Texas man executed for murder of his mother and buried in backyard

A man was executed in Huntsville, Texas on Wednesday for killing his mother and burying her body in her own backyard in 2003, AP News reported — although his lawyers argued his history of mental illness should have prevented him from being executed became. and the circumstances of his conviction were widely debated.

Tracy Beatty, 61, was found guilty of killing Carolyn Click about 19 years ago after a violent relationship between the two.

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Prosecutors found that Beatty broke into Click’s RV and fatally strangled her, then buried her body next to the Whitehouse home and spent her money on drugs and alcohol, according to the AP. Click was 62 at the time of her death, the Texas Tribune said.

Beatty was executed by lethal injection in Huntsville State Penitentiary. The fatal dose of pentobarbital was administered at 6:22 p.m. on November 9, and Beatty was pronounced dead 19 minutes later, according to the AP.

Beatty’s wife watched his execution through a window, the outlet said, and Beatty was given the opportunity to say his last words to her.

“I just want to say thank you…” Beatty said to his wife before the injection, his voice cracking as he cried, the outlet said.

“I don’t want to leave you baby. We’ll see you when you get there. I love you.” He kissed her with the lips, told AP, and he also named some of his death row inmates, saying, “Love you brothers. See you on the other side.”

In Texas, a person must be sentenced to death not only for murder, but also for capital murder. Capital murder includes, but is not limited to, the murder of a public safety officer or firefighter on duty, murder during certain crimes such as kidnapping, burglary, or rape, killing of a person under the age of 6, or murder of multiple people.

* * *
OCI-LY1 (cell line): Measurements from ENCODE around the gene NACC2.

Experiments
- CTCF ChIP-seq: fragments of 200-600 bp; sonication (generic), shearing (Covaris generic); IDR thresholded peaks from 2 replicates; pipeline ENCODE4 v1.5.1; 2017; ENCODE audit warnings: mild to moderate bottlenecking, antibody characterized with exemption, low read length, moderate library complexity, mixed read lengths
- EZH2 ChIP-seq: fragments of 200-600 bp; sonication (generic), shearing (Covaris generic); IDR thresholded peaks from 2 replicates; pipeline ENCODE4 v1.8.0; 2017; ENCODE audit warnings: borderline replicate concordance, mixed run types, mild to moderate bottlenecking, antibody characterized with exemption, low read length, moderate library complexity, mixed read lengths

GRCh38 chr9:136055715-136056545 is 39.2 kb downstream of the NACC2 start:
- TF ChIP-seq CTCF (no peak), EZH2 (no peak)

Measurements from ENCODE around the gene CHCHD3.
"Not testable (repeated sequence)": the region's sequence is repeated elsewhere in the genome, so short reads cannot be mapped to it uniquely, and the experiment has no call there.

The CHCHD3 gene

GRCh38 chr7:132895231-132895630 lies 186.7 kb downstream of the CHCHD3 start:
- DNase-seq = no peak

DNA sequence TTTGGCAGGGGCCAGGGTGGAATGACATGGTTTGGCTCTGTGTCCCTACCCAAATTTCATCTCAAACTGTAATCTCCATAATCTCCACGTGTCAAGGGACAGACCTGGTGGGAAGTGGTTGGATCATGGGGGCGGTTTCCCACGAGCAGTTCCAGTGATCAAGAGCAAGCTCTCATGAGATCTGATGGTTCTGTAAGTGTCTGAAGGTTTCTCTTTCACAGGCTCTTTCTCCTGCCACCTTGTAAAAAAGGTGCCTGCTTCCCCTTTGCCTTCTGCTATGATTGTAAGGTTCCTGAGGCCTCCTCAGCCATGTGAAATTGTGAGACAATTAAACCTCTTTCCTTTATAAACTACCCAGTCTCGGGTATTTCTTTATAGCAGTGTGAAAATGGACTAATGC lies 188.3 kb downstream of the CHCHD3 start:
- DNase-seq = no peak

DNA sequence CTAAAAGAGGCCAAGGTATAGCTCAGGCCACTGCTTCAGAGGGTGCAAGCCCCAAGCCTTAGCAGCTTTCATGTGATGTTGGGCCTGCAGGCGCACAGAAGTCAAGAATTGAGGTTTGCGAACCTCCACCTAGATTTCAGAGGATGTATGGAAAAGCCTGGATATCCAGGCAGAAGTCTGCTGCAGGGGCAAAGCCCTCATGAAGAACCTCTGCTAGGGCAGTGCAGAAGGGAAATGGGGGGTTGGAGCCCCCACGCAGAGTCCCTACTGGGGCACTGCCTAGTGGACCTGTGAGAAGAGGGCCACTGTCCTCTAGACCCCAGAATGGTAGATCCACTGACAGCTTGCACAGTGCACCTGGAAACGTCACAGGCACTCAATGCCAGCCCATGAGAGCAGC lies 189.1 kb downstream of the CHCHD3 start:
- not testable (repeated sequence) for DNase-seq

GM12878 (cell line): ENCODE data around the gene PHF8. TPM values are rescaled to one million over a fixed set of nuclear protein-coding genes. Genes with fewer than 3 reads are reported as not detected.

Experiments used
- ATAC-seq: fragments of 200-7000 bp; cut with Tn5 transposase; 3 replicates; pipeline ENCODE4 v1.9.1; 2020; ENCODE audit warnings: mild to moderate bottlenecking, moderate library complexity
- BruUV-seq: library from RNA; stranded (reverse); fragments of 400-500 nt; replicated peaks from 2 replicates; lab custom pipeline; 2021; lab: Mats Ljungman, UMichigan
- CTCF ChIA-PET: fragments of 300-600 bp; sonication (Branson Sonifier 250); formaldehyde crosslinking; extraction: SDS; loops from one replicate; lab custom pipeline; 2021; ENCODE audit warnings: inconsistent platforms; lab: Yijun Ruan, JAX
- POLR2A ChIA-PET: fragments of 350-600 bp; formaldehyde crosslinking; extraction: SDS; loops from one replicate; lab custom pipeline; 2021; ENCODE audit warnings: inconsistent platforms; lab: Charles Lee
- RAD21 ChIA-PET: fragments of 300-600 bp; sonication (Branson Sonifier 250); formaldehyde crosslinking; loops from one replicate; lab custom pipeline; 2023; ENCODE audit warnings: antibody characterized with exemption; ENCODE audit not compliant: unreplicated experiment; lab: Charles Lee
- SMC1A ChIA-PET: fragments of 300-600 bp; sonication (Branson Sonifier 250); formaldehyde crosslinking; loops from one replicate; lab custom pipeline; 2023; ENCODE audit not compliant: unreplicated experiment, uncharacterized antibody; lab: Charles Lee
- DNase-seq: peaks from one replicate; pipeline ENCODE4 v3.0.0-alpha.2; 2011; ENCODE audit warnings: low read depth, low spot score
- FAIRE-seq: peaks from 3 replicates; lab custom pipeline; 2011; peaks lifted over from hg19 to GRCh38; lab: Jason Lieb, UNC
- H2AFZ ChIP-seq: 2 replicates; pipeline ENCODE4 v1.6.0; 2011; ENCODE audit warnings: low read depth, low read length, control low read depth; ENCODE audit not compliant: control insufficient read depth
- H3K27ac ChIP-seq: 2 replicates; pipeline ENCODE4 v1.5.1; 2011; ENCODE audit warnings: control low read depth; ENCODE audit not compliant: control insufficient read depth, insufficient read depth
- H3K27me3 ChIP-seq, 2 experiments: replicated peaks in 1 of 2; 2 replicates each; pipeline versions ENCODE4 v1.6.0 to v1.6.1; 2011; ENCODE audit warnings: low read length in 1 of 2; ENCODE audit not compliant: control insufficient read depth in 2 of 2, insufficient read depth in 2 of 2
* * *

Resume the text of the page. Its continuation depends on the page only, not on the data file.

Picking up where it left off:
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Beatty’s murder of his mother was considered an asset by prosecutors because he broke into his mother’s home without his mother’s consent, making it a “burglary,” even though Beatty lived with Click before his killing, the AP said.

According to the Tribune, a neighbor had testified that on the day Click was last seen, Click told her that she had told Beatty to move out after an argument.

Another neighbor, Lienna Wilkerson, also testified Click told Beatty to move out and the couple had a daily argument – but stated Click told Beatty to move out and Beatty stayed or moved back in shortly after said the outlet .

“Several times[Beatty]had said he just wanted to shut her up, that he just wanted to choke her and shut her up,” Wilkerson testified, according to the AP.

Beatty was unemployed, and Wilkerson recalled that Click once refused to drive Beatty to an interview because “she just didn’t feel like it,” which the judges assumed made Beatty angry and violent toward her, the Tribune said . Wilkerson also testified that Beatty had hit his mother before, once so badly that he “left her for dead.”